At this time of crisis, the loss of connection to one’s school community, and the relationships, supports, programs, and services a student may benefit from at school, will cause many students to feel lost and frightened. It is critically important to think about the needs of students with particular disabilities who rely on routine and predictability to manage stress and self-regulate traumatic reactions in productive ways. All students, but especially students with particular disabilities, may exhibit responses to this overwhelming stress that are confusing to adults. Looking through a trauma lens can help adults better understand and respond to what a student may be feeling.
Autism and Trauma: The Intersection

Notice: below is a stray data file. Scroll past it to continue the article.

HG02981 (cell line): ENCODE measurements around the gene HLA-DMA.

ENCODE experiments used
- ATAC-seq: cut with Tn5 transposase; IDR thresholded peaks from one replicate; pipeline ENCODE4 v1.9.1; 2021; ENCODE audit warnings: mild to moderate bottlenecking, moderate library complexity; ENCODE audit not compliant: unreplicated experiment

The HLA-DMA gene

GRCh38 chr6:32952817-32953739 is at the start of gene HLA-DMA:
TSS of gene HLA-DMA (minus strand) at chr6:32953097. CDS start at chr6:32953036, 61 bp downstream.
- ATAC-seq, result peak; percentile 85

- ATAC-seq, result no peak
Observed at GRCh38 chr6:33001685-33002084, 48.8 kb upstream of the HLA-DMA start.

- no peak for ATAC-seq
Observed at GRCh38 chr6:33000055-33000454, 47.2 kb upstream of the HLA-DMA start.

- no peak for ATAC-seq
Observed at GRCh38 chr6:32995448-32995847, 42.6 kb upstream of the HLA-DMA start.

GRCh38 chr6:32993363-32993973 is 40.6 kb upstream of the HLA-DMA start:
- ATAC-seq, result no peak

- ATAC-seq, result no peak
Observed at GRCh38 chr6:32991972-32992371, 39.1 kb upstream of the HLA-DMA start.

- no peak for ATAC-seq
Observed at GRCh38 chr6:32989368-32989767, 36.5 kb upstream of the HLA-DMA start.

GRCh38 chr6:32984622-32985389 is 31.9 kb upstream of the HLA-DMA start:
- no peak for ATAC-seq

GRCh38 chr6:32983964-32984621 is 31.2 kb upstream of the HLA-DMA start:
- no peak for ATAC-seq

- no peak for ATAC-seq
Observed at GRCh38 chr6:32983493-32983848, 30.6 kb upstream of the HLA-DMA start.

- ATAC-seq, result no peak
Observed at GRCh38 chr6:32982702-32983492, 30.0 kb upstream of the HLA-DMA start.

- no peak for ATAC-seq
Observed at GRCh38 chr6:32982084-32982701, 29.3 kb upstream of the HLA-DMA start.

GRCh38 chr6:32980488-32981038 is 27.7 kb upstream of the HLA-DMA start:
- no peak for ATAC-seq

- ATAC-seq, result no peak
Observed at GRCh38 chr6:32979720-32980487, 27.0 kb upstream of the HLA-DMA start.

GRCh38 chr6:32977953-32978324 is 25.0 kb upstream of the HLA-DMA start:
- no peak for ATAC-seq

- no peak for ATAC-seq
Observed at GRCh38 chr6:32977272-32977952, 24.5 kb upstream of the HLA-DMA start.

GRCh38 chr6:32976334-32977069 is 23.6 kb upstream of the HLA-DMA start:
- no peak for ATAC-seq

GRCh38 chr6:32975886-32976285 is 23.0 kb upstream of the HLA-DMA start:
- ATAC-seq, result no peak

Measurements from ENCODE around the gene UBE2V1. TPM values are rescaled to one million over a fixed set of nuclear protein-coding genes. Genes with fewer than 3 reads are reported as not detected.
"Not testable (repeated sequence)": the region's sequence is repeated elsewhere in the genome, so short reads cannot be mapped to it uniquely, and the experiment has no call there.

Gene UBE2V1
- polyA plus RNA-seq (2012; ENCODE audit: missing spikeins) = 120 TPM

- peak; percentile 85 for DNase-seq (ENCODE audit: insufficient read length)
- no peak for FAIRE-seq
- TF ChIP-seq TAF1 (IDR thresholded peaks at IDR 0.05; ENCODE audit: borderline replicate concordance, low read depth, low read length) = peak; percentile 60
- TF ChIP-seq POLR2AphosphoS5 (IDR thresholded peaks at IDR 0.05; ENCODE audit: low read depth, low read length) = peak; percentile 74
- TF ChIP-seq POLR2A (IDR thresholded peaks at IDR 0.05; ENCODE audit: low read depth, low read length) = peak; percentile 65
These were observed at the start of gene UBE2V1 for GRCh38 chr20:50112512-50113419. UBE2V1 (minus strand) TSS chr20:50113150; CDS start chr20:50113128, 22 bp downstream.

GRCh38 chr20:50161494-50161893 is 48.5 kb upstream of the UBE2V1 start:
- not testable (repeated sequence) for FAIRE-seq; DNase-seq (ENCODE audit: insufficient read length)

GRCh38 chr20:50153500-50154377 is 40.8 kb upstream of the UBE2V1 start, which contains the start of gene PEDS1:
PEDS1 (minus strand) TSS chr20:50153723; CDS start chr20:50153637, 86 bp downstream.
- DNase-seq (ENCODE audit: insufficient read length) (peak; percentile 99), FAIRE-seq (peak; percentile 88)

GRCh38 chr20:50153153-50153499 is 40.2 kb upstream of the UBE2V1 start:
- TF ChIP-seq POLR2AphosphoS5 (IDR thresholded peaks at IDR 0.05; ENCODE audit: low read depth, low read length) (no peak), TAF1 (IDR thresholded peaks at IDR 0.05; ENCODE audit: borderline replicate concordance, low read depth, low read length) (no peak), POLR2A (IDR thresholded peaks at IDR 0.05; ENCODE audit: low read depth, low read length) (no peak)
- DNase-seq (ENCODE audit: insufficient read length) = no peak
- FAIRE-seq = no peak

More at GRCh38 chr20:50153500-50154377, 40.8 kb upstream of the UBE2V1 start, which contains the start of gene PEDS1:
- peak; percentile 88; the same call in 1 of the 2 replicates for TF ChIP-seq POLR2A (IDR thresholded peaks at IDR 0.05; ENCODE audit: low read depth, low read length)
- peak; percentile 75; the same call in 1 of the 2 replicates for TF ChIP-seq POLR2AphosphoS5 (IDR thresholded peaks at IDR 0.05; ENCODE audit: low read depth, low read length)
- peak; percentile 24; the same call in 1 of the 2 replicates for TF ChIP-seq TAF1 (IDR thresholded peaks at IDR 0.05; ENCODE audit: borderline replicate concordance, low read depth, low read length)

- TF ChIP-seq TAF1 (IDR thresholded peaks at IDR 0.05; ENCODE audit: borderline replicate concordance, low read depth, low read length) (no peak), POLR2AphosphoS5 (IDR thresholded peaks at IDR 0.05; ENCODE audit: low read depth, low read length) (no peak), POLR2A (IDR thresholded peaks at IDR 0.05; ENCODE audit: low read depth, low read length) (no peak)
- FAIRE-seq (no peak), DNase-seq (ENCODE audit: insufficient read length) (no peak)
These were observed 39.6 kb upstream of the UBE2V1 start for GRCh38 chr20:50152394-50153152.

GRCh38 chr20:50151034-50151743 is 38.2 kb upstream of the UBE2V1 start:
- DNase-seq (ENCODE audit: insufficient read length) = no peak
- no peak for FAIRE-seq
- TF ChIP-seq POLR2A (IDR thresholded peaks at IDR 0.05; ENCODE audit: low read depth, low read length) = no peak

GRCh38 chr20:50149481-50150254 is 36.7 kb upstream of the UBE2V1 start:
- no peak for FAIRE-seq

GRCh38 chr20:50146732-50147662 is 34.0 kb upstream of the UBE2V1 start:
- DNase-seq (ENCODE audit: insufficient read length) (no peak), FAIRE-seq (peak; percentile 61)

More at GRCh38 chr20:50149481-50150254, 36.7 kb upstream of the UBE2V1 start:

Recently, two noted neuropsychological experts, Dr. Stephanie Monaghan-Blout and Dr. Nancy Roosa of Neuropsychology & Education Services for Children & Adolescents (NESCA), delivered an online presentation titled “Autism and Trauma: The Intersection” that provides some very helpful insights for understanding how neurodiverse students may react to traumatic stress. These insights may be particularly useful during this time of heightened uncertainty. Sharing an in-depth analysis of trauma’s impact on students with autism and related neurodevelopmental challenges, they show us how using a trauma lens can resolve so much misunderstanding. The speakers urge us to keep our focus on creating a sense of safety, maintaining a predictable environment, and enhancing strong relationships.
We express enormous appreciation to school personnel who are working to stay connected to students and families and maintain the fabric of a supportive school community. We are inspired by families working to support children who are struggling to manage their fears and maintain a sense of their strengths and resiliency during this time.
Hoping you are safe and well,
Susan, Michael, Joe, Anne, Jinny, Bettina and Marissa
-the TLPI Team